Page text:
In Lesson 5: Interpreting the Hymn Text we will learn how to choose the best registration options for a few different hymns. Plus, dust off your shoes--in Lesson 6 we'll take them for a spin!


  1. I would have to disagree with the idea that 16' stops don't add to the plenum. Being that men sing at 16' pitch in hymns (when the hymn is sung in unison), the pitch level must be represented, or else they will drift from tune. A soft 16', even if not clearly audible, will give support to the men in the congregation, and they will be quite happy. In large registrations, a 16' reed will accomplish the purpose well; occasionally, a verse with only flues and a 16' reed is effective, at least to get the men singing louder.
    Generally, registrations without manual sub-octave tone lack gravity, and gravity is a very useful thing in hymn playing.
    The primary objection to 16' stops is that they muddy the sound. If they are not too loud, they don't. Of course, if they are too loud, they will, so restraint must be used, especially on digital organs, whose 16's tend to be a bit opaque.

    1. Opps. We have some interesting ideas here. First, I agree with Jennifer and the many other books and teachers I've learned from--do NOT use 16' stops in manuals. My one exception is for that grand last line of "The Spirit of God" or some other "biggie" when it calls for POWER.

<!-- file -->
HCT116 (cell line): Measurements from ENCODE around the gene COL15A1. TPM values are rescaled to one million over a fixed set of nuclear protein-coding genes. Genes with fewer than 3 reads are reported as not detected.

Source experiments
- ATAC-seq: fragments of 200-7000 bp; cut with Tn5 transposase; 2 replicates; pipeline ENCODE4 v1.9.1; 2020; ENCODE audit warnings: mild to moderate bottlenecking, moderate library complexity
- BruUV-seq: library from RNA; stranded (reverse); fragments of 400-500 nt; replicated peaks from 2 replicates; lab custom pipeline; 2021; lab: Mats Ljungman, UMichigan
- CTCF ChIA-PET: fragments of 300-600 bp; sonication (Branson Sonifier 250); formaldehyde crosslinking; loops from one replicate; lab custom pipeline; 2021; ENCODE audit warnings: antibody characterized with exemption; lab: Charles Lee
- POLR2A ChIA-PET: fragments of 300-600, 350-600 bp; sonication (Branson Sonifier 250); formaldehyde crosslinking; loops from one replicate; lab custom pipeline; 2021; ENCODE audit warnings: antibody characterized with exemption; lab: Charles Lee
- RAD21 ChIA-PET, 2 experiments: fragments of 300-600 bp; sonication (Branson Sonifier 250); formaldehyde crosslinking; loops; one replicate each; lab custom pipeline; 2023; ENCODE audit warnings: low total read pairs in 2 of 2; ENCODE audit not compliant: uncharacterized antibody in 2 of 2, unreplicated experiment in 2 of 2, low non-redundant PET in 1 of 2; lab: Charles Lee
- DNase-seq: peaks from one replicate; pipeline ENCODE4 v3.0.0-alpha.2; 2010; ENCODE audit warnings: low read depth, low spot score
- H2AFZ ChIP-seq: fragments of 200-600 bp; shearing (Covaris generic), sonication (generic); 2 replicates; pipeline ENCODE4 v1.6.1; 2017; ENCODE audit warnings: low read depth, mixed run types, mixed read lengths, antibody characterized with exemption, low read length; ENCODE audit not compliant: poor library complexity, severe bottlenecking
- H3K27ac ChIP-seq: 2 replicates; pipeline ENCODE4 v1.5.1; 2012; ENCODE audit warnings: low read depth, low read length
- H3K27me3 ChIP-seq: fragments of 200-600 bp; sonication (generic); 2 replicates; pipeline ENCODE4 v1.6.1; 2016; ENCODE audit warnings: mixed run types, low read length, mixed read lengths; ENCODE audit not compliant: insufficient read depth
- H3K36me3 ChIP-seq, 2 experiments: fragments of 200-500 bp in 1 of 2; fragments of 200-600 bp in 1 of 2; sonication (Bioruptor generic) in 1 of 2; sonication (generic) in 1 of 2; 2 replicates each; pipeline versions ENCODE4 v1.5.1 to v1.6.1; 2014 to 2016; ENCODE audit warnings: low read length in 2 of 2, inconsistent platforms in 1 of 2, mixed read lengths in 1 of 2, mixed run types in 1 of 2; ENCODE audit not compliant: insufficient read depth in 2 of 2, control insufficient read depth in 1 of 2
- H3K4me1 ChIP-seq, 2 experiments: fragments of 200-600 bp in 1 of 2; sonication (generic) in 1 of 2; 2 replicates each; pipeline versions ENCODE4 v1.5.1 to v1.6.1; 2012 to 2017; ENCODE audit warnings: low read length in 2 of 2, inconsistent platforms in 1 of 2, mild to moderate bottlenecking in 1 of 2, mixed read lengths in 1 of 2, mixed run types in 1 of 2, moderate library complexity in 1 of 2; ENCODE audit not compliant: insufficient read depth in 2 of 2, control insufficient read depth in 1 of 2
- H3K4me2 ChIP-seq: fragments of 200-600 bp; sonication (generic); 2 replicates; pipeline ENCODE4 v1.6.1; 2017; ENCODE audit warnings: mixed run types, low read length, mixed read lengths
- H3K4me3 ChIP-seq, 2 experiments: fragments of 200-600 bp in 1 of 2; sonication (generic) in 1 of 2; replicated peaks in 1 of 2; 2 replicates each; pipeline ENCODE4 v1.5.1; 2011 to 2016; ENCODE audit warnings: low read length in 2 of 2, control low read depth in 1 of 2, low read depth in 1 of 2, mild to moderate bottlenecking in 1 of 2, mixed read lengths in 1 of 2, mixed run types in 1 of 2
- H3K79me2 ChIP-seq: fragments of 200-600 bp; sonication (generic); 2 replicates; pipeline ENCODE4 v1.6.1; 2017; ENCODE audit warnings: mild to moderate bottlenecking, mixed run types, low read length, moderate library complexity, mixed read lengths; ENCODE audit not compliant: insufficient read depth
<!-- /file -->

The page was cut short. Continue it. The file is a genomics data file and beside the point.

Using a 16' stop puts ALL the parts down an octave. Maybe it wouldn't be so bad if it were just the soprano line, but when you get that alto and tenor line down an octave, it is "muddy." That is because of the harmonics. A study of physics teaches us about how waves interact. A major 3rd up high sounds fine. A major third in the bottom of the bass clef staff clashes as it produces the difference and additive tones. That's made even worse when the alto/tenor parts have suspensions.

      I'd like to see more men singing parts anyway.

      By the way, some of the Men's hymns are supposed to be played in the octave they sing in--#325 through #327. See the clef sign for the right hand--that's C clef, the movable clef. The little arrow in the middle points to middle C. So in this case it is Treble clef down an octave. Don't use a 16' stop here either. Just play with your hands on top of each other.

      Back to wanting to support the men singing melody in hymns. If you feel strongly about it, play just the soprano line with your right hand adding a 16' stop to that registration, and play alto and tenor with your left hand--with a normal registration. I do this often for prelude, using a nice solo stop for the melody and an accompaniment registration for the alto/tenor.

  2. Hmmm...for the want of a stop. Our piano/organ is digital w/o any stops. We have a choice of soft strings, mellow flutes, and three multiple mixed settings, each adding more than the one before it until you reach full assembly, all predetermined. Now the one at home is different

  3. I was wondering about mutations? I've heard that when accompanying congregations you shouldn't use mutations because it confuses the singers as to what pitch to sing. Any thoughts?

  4. i"ve been playing the organ for quite a while now, say 3years. I have been having problems on setting the stops correctly. I dont really have so much time to practice on the organ as it is full of faults. It's a viscount jubilate 332 digital organ. Please can you sent me some registrations on the organ for a variety of hymn moods. It's a catholic church though. Thank you......Hope a favorable reply.

  5. I have a question for anyone who’d like to answer—I was taught not to use the chimes/bells with other stops on the same manual, and never with congregational singing —to only use them as solo accents or an instrumental piece. However, I was wondering about your thoughts about it. Thank you!!